I was a goodie goodie. I never drank, smoked tobacco only once or twice before, did very well in high school, had a decent group of friends, very caring and interested parents. Then how the hell did I get to that point where my life was almost not worth living anymore?

Starting NYU was going to be a crazy experience. I knew that before I started. Getting that phonecall from my future roomate the summer before college began was very exciting:

"Hey man, my name is Jeff. I'm gonna be your roomate next year. Do you smoke bud?"

It was also very depressing. My life was about to start anew amidst a stoner. The type of person in highschool that I would usually have nothing to do with. Someone who I viewed as a worthless drain on society. It is surprising how much you can learn about yourself from those you least expect it.

A month had gone by. Living in a room with not one, but two stoners, was very strange for someone from such a straight-edge background. Their daily bong hits and drinking games were getting quite crazy. Eventually, the bong being passed around, it comes to me, and instead of passing it along as usual without taking a hit, the thought of 'what's so special about it?' crossed my mind.

"Should I take a hit?"

"Go ahead man. You've never tried it before. Lose your virginity, go ahead, take a hit."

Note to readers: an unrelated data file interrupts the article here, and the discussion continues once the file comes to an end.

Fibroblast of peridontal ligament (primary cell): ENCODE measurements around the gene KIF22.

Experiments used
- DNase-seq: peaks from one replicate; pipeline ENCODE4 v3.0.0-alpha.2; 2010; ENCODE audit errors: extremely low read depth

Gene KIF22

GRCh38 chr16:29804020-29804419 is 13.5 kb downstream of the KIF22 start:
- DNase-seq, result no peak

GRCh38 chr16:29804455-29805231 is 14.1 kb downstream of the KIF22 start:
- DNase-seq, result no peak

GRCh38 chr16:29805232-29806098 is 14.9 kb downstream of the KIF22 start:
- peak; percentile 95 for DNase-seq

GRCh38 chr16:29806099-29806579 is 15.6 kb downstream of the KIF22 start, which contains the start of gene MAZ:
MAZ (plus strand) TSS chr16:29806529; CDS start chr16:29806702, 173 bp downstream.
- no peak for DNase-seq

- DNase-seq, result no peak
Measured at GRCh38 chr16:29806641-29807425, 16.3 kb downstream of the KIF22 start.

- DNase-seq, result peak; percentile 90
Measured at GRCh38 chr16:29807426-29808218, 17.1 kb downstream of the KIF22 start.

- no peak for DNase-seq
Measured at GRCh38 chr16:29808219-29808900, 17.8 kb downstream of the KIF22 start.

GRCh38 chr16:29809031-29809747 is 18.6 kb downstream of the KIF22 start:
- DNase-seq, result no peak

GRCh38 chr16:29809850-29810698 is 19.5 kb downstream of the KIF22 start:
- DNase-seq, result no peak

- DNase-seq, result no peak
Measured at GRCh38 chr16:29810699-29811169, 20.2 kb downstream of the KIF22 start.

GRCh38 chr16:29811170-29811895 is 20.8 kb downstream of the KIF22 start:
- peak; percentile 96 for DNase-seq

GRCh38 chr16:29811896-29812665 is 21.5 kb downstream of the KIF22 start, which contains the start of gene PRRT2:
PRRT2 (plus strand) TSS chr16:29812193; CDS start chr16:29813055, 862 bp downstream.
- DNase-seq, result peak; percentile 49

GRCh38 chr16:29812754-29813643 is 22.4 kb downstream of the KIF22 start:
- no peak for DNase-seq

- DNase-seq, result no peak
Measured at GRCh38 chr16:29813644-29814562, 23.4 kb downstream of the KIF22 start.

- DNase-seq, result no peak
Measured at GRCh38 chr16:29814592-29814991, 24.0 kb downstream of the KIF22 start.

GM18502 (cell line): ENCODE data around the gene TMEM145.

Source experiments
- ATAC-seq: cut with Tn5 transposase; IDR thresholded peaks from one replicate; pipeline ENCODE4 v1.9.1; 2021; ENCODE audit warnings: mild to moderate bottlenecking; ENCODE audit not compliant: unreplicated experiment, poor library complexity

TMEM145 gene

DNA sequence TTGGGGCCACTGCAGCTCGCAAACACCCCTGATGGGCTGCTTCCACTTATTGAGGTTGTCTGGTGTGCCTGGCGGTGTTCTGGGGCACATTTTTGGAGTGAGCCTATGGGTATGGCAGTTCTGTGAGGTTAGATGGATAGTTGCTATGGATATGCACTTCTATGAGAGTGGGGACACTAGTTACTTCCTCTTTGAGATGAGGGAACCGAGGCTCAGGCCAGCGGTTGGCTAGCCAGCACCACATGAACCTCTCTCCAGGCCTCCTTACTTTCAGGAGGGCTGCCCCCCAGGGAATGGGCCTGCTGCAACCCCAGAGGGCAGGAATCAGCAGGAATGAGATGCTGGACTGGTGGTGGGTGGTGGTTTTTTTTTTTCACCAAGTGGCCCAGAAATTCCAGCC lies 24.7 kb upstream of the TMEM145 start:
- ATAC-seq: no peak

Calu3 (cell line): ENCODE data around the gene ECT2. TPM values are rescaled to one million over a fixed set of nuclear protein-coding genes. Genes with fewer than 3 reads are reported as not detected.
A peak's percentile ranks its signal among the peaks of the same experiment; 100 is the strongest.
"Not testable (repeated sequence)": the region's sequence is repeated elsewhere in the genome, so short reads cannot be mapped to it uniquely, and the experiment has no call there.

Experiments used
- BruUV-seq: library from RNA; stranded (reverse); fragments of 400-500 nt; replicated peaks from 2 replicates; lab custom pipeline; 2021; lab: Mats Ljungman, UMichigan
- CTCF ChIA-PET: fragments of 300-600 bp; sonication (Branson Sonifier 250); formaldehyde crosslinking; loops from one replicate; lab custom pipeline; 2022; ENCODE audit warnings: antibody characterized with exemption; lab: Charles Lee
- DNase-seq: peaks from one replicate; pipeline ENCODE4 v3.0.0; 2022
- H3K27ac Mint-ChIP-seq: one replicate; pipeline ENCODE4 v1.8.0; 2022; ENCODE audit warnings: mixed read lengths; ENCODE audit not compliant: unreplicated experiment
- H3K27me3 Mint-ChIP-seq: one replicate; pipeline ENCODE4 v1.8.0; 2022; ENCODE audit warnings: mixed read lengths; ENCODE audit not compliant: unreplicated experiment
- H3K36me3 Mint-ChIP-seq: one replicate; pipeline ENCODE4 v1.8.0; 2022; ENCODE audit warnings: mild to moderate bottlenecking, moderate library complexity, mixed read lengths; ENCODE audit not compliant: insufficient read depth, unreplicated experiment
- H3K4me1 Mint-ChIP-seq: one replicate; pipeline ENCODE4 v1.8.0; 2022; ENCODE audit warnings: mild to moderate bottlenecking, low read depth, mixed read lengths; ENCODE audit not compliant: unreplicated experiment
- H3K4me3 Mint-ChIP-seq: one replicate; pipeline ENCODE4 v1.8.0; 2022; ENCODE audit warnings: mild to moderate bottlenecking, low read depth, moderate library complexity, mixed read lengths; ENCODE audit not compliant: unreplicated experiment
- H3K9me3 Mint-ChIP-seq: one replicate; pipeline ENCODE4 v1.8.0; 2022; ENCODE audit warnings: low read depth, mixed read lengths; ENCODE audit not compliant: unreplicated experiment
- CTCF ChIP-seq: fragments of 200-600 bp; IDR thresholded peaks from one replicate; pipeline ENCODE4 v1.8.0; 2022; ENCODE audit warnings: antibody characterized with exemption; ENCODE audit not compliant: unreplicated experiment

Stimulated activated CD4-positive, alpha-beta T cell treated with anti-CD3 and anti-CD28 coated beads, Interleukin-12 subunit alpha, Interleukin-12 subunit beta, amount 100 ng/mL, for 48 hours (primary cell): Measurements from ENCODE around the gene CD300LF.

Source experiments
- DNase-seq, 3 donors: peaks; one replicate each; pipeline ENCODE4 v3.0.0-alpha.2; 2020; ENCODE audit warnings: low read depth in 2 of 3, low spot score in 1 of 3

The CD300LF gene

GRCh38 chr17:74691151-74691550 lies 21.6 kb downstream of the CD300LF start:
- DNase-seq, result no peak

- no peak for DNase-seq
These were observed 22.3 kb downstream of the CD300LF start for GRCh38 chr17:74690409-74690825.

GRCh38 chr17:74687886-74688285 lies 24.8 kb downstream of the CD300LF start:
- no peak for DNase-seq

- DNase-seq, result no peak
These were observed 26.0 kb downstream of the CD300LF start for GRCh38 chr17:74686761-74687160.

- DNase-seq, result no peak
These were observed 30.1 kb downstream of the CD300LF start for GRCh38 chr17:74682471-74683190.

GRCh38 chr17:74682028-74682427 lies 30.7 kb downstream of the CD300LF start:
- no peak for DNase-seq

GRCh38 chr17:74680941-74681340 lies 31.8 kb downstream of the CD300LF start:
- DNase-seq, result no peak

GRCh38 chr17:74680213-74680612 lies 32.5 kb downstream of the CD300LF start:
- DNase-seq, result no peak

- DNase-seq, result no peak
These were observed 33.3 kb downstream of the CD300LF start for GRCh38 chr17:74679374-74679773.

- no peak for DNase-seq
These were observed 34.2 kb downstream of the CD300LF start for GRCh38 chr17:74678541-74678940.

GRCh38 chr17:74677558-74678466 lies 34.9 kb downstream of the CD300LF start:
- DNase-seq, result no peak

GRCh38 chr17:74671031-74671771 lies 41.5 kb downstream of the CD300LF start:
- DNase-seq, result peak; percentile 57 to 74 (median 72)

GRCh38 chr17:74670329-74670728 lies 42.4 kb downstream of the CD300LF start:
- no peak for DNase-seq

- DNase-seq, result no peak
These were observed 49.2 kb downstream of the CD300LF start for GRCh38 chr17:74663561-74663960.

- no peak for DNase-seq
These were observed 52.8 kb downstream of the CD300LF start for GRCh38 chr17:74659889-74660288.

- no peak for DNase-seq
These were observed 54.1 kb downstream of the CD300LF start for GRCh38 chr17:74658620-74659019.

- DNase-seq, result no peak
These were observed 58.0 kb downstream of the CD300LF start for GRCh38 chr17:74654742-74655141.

suck suck suck, carb, inhale, suffocate, blow out massive amount of smoke, cough, repeat.

People usually say they don't get high the first time. But people usually don't take 4 huge bong hits with strong kyne bud on their first times either. They were supposed to warn me, start on light stuff, don't dive directly into a bong with strong stuff. But they were stoners, they probably forgot.

"How will I know when I'm high guys?"

"Trust us, you'll know."

"I think I'm high guys. --- ear to ear grin, aka Perma-smile, red eyes, thoughts not making sense. Where's that bird chirping coming from? Oh, that's just the CD player. ---Yeah, I'm high."

Life changed. I met my parents the next day for lunch in the city. Will they notice I'm not entirely normal? That I can't remember some stuff they told me a few second ago? Luckily they didn't notice anything, they were just glad to see me. Weekends usually became pot times. Go over to Neal's place, smoke a bowl. His birthday's coming around, maybe we'll do E for the first time.